Regularly communicating through chat apps such as LINE and Discord, this became the basis for many real-world friendships – and, for Schneider, a business. His vision was to create a company funded by, and embedded within, the community of affluent mobile gamers he has grown to know so intimately.
That company is Janeious, its debut game the in-development Fusion Guards. It’s already raised more than $1.5 million from its community stakeholders, who are all sold on the vision of a mobile game that truly understands and caters properly to its high-spending contingent.
One stakeholder goes by the name of Bastion Riddicker. He met Schneider while playing Star Trek: Timelines, before inviting him to join the “umbrella of guilds” he runs in DC Legends. The pair have since rubbed shoulders in various other games.
Like Schneider, Bastion initially entered mobile gaming as an MMO player seeking a more balanced lifestyle. He found it, in the sense that mobile games allowed him to spend more time outdoors and less time in front of a console, but this wound up being a far more costly way of playing.
“We used to just spend $50-60 on one game and that was it,” he considers. “And here we are spending thousands on a mobile game. How did they get us to do that?” For Bastion, a dedicated collector of comics, figurines and other memorabilia, mobile games managed to tap into the same impulses.
That Star Trek: Timelines and Star Wars: Galaxy of Heroes launched within two months of each other, at the time when he began taking an interest in mobile gaming, no doubt contributed. These two games, and later DC Legends, allowed Bastion to cultivate digital collections that mirrored his physical ones
“I was already [a compulsive] collector before mobile gaming, so it just made sense that I was going to go crazy in this,” he says.
By night, Bastion works as a party limo driver in San Francisco. It’s a lucrative business, not least thanks to the generous tips of Silicon Valley higher-ups. Indeed, it’s not inconceivable to imagine that, on occasion, mobile game execs have lined his pockets in the same way he’s lined theirs.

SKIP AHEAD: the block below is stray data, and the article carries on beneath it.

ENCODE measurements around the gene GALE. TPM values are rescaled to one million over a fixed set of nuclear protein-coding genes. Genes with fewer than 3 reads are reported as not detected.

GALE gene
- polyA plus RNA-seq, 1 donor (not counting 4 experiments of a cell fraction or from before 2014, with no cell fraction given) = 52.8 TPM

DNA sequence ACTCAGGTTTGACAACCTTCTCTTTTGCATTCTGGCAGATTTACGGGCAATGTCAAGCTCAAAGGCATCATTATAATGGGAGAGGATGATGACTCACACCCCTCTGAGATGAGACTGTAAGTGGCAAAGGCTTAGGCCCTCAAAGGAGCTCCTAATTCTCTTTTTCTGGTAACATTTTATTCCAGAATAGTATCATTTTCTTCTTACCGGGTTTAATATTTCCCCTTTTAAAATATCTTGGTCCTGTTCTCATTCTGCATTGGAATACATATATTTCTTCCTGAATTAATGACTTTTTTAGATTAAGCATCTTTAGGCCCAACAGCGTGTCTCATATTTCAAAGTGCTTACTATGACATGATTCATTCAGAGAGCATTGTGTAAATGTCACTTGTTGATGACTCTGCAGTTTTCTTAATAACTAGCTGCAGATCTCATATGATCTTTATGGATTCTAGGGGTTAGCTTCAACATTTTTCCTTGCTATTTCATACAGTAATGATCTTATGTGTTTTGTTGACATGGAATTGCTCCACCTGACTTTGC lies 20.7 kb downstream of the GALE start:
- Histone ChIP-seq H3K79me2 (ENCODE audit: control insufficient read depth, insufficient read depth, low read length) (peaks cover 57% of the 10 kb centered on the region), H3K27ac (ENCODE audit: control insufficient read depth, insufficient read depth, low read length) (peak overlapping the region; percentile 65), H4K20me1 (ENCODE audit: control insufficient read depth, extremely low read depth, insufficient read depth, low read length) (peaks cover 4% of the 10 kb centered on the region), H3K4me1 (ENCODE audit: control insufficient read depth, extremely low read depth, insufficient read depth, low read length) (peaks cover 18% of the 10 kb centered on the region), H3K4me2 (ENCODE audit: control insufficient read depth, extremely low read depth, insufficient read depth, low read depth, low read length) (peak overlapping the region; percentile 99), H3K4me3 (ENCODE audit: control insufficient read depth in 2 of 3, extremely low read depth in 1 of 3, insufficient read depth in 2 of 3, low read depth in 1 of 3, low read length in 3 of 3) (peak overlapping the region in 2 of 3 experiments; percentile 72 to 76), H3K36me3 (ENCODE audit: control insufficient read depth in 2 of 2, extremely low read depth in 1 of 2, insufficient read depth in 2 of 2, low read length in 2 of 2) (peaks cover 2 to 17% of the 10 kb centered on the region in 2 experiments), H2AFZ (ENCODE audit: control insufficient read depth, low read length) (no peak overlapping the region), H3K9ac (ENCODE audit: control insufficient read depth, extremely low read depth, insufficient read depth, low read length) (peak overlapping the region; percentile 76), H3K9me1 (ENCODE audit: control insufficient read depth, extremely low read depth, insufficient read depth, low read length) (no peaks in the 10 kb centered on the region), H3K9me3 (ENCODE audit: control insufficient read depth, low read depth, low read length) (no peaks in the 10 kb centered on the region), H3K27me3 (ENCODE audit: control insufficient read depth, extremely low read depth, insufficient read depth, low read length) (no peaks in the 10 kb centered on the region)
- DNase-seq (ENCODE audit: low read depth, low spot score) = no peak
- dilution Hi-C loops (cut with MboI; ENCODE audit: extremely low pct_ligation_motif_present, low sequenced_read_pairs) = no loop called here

If he makes $600 on a night, he tells me that he can comfortably earmark $200 of that to spend on a game. In an average month, he’ll spend between $1,000 and $2,000 on mobile games. But just because his spending is at a level most would consider to be excessive, that’s not to say it’s unthinking.
In Star Trek: Timelines, for instance, he is now pulling back on spending after realizing the poor value it offers. “You could spend $20 in Star Wars: Galaxy of Heroes or DC Legends, and get the same amount as you’d get for $100 in Star Trek,” he states. “It’s really outrageous, but it’s working because people are willingly spending.”
What’s kept Bastion playing Star Trek: Timelines, then, are the other players. Real-world friendships have emerged from the community, and he even met his girlfriend through the game. It may at times have left him feeling “cheated,” but it’s hard not to see the value here.
In the world of the high-spending player, the game itself seems almost irrelevant. In my conversations with Schneider and Bastion, neither of them once mentions how the games they are playing bring them joy in any recognizable sense. Bastion talks about the short-lived buzz of attaining and showing off sought-after characters, but admits that buyer’s remorse is usually not far behind.
The real nourishment seems to come from the players themselves, the emotional pull coming from within the group chats rather than on the leaderboards. Now that the community is going one step further and creating Fusion Guards, it’s almost immaterial whether or not the end product is a success; simply collaborating to make it a reality is the most exciting game of all.